There are many, many reasons why cats and dogs have indigestion, as we discussed earlier. However, nausea and indigestion may originate in one of two areas of the GI system. The first area where indigestion can occur is within the stomach. The role of the stomach in the digestive system is to break down food particles to be passed down through the small intestine to the large intestine. On the way, various toxins get processed in the gall bladder and liver and then make their way through the kidneys and bladder. The food particles, however, need a precise balance of digestive enzymes to adequately break them down. When we are dealing with whole foods, the enzymes will have an easier time breaking down the food because- well, they are food. Conversely, when we feed our animals processed foods with preservatives, the digestive enzymes may have a bigger challenge ahead of themselves because they will be attempting to break down non-food particles. This is often where sensitive animals will have difficulty retaining the food in their stomach and vomit.

Additionally, cats and dogs with genetically weaker stomachs may still vomit if the eat whole foods. This is likely because they were born without adequate digestive enzymes. Or, it could be because their enzyme function has developed poorly. As a common example, if a kitten or puppy is weaned too early from her mother, she may not have received adequate nutrients from mother’s milk to develop a healthy balance of digestive enzymes. Whether a cat or dog is vomiting because of poor quality food, environment or genetics, adding digestive enzymes can have a huge impact on rebalancing the animal’s stomach. It is important to research high quality enzymes (High quality does not have to mean high price!) Be sure to seek out a brand that is reputable. Foremost, be sure to seek out a brand where EVERY ingredient is a whole food extract or naturally occurring enzyme. Be aware that major cat and dog foods brands effectively market their products to consumers through emotional manipulation. Do not fall victim to these schemes. Visit your holistic veterinarian or a well-reputed dog and cat food store to find out more about which enzymes are right for your animals.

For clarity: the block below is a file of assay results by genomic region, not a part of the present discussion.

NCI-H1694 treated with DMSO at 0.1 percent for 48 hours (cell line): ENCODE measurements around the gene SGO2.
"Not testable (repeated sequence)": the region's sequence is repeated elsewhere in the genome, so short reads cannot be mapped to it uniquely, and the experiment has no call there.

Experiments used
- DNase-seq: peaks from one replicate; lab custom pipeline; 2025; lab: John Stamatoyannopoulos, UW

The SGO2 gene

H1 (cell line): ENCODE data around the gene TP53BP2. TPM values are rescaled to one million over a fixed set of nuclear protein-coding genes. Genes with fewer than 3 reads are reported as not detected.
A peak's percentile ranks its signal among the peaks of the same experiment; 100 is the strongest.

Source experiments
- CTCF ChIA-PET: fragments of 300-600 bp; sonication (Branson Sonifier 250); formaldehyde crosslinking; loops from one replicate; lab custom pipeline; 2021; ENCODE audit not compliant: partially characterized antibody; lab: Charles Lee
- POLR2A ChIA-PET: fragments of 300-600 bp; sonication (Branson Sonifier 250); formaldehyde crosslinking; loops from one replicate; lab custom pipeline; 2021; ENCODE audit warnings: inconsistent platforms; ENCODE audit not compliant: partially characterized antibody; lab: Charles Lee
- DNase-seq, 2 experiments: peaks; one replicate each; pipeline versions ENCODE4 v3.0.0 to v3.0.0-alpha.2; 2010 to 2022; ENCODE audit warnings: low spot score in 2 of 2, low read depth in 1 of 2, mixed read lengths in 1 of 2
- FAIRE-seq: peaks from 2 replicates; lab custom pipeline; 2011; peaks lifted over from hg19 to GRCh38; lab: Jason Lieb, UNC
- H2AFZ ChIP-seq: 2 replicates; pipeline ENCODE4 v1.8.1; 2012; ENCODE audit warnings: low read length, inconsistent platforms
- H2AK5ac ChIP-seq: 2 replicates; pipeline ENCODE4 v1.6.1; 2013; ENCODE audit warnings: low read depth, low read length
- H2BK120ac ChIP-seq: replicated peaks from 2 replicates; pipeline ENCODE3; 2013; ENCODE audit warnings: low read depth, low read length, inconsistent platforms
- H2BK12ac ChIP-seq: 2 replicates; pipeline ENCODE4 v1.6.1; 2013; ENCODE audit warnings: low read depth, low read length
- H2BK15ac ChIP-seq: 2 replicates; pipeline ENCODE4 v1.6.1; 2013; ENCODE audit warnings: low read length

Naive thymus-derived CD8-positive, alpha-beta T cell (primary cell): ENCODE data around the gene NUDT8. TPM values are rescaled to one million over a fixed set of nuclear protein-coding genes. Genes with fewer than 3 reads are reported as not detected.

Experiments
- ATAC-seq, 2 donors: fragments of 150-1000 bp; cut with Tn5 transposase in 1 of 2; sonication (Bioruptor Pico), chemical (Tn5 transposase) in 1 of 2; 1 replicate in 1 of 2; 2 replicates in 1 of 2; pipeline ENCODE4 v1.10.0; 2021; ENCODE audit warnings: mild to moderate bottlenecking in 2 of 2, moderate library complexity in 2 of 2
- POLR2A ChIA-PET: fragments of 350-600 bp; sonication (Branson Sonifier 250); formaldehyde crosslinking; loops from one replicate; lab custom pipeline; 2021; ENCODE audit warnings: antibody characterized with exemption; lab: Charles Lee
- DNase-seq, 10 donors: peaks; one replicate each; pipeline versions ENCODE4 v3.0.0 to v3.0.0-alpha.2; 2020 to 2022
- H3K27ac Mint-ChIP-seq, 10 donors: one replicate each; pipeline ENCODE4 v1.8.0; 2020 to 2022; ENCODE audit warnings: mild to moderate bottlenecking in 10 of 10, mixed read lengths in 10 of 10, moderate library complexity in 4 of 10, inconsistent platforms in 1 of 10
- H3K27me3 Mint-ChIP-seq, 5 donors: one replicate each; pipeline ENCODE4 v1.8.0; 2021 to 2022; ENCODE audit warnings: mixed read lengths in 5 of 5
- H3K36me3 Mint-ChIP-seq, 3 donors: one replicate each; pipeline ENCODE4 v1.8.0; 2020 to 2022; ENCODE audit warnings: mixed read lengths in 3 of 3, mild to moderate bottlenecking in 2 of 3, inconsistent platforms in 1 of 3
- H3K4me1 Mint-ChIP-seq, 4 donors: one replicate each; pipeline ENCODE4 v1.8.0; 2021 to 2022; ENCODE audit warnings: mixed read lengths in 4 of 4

The second area where indigestion can occur within our furry friends is within the intestines. Akin to humans, cats and dogs need positive flora in their guts. If this flora is unbalanced, the animal may exhibit chronic nausea or chronic diarrhea. This is because nutrients are unable to be absorbed into the intestinal tract.

In addition to poor digestion, low grade food can also affect the intestinal health of our animal friends. When animals are eating lower quality foods, the non-food ingredients pass right through the GI system into the animal’s bodily waste. This is cause for health concern because if the animal is not retaining adequate nutrients from food, there is great risk for malnutrition.

Another factor in intestinal health is genetics. When there are not enough living microorganisms in an animal’s intestines, there may be many additional symptoms to nausea or diarrhea. The animal may become prone to inflammatory diseases such as inflammatory bowel disease for example. It is also interesting to note that an animal’s intestinal flora can change over the course of time. This means that if an animal as a youngster has a healthy flora count, within several years this may change.

When it comes to intestinal indigestion, probiotics are often the answer. As opposed to digestive enzymes that help stomach acids to break down food particles, probiotics help to increase positive gut flora. Probiotics take many forms; goat’s milk, acidophilus, etc. When selecting an appropriate probiotic it is important to read the label. There are several food companies that create probiotics for cats and dogs that contain ingredients such as salts, preservatives and other harmful additives. Be sure that when you set out to purchase a probiotic that it’s only ingredients are microorganism counts.

In essence, enzymes are for the stomach and probiotics are for the intestines. Gauging which area is affecting an animal can be a tricky process. However, through careful observation the answer will become clear. There are several signs and symptoms to watch out for that will exhibit which of the two, if any, are right for a cat or dog. If you are unsure of which one your animal companion may need to feel healthy, contact your local holistic veterinarian or animal communicator.